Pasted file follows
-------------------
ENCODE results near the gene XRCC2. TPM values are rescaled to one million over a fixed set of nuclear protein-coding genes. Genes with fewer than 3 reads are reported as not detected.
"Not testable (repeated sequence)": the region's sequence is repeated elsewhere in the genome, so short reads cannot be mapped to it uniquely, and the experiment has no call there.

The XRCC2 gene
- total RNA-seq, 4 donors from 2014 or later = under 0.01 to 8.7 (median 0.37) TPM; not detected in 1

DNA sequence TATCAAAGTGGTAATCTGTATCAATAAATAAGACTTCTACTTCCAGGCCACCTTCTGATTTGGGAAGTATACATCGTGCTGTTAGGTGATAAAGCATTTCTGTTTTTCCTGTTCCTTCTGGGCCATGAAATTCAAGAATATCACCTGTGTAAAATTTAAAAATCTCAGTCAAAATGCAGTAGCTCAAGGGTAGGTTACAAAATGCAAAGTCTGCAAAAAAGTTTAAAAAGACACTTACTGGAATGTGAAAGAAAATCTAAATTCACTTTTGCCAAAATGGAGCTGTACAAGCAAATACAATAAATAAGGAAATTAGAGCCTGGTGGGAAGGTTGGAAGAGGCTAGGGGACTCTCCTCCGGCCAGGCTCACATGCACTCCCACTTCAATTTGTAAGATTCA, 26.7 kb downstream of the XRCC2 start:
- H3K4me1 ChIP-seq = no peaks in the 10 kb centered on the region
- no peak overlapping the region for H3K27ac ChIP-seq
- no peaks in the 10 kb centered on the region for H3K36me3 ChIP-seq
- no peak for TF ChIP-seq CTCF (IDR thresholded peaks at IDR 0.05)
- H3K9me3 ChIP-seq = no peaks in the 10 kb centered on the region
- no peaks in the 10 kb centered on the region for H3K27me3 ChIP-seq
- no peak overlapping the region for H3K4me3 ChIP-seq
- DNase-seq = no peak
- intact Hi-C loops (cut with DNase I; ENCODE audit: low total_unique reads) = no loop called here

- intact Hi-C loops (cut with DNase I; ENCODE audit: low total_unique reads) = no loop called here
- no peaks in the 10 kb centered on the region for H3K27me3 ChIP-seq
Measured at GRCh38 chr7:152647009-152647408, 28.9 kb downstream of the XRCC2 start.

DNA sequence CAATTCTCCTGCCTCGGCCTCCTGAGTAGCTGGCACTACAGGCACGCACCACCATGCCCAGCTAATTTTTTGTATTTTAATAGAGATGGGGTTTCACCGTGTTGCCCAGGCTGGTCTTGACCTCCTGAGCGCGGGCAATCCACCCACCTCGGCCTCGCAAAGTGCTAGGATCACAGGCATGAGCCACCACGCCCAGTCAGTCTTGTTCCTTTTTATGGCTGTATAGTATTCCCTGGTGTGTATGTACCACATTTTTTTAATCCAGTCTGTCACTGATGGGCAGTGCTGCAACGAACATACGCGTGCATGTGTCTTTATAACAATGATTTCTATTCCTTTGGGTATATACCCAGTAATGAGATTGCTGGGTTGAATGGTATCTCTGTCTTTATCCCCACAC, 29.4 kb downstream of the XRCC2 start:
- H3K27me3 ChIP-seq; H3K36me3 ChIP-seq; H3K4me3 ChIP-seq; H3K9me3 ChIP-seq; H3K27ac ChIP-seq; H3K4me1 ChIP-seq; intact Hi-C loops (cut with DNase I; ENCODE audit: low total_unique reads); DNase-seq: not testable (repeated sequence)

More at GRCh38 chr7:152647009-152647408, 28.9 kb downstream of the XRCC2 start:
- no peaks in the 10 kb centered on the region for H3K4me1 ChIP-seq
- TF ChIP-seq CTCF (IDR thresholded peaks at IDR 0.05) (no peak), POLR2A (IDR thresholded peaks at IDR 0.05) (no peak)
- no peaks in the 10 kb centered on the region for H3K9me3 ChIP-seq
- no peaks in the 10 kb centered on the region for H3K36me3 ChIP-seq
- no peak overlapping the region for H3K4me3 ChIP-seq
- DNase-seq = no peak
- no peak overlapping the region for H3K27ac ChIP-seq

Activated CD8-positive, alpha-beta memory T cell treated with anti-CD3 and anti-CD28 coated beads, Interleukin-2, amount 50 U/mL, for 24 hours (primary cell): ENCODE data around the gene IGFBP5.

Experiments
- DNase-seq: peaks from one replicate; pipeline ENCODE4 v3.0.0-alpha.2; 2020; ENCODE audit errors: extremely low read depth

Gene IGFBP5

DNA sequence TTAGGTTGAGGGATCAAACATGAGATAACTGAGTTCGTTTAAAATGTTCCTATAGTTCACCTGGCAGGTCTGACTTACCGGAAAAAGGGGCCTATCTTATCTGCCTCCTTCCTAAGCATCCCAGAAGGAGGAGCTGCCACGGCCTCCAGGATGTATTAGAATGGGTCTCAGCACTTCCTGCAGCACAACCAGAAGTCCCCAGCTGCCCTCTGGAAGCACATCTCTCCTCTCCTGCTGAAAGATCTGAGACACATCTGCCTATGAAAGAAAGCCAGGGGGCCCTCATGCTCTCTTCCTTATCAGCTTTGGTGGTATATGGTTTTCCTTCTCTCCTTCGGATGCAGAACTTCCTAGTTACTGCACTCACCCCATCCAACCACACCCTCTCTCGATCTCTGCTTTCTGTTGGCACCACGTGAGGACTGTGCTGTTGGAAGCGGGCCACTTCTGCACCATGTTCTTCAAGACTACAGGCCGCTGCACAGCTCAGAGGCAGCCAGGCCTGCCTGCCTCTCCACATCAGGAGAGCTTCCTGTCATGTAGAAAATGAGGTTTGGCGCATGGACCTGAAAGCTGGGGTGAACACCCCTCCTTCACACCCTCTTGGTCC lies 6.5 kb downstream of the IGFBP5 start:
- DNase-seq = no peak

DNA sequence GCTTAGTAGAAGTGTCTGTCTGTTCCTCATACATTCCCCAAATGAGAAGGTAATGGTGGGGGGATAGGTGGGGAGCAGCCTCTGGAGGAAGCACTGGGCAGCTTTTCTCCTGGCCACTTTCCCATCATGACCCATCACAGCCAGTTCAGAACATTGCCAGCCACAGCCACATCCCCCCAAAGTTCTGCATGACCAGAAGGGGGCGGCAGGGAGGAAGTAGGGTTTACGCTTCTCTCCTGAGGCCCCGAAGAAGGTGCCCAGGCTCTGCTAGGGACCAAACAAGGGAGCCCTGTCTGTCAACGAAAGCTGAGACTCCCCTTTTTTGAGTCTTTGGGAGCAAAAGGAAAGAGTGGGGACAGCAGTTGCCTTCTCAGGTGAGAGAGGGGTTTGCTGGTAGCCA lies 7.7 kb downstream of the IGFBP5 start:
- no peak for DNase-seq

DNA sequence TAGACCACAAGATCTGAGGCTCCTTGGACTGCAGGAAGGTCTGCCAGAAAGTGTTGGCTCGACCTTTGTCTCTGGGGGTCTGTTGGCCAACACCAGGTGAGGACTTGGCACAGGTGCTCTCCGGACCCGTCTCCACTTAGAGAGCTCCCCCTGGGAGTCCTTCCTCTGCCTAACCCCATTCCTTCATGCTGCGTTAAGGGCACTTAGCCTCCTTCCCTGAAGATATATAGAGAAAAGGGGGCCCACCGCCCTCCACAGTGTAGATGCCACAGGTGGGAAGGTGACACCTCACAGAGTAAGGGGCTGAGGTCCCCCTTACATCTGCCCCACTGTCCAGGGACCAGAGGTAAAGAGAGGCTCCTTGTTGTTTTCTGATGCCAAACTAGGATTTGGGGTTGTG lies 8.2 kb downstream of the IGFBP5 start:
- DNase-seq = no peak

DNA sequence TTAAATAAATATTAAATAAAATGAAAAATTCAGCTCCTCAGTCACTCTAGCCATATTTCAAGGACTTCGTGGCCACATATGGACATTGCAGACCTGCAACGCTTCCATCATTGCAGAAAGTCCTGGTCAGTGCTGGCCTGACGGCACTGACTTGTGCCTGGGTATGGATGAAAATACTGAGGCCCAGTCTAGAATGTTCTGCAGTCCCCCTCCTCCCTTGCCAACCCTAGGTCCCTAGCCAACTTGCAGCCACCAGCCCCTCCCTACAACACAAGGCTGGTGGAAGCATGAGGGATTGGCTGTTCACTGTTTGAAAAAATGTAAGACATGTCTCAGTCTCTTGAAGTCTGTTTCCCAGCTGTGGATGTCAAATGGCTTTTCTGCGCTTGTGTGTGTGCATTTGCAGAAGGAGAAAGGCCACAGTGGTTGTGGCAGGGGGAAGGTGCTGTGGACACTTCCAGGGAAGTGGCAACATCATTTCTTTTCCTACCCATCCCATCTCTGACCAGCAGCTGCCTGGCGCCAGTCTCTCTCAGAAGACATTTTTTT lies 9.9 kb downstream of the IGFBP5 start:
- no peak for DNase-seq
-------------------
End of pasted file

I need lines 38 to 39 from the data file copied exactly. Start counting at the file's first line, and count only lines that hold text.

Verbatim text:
DNA sequence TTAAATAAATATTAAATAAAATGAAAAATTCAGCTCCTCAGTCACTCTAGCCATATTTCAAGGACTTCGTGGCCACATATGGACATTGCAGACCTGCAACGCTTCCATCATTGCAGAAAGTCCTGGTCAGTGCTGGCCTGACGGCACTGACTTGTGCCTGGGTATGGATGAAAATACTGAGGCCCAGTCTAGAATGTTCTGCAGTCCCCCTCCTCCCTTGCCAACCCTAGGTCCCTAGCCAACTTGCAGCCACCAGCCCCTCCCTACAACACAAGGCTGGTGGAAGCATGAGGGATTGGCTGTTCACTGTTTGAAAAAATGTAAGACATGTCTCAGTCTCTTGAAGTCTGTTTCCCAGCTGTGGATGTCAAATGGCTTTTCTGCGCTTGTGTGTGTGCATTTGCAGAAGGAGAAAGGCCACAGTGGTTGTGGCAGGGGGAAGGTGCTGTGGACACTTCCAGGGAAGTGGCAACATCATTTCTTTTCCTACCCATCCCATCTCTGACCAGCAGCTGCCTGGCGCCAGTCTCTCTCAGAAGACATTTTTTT lies 9.9 kb downstream of the IGFBP5 start:
- no peak for DNase-seq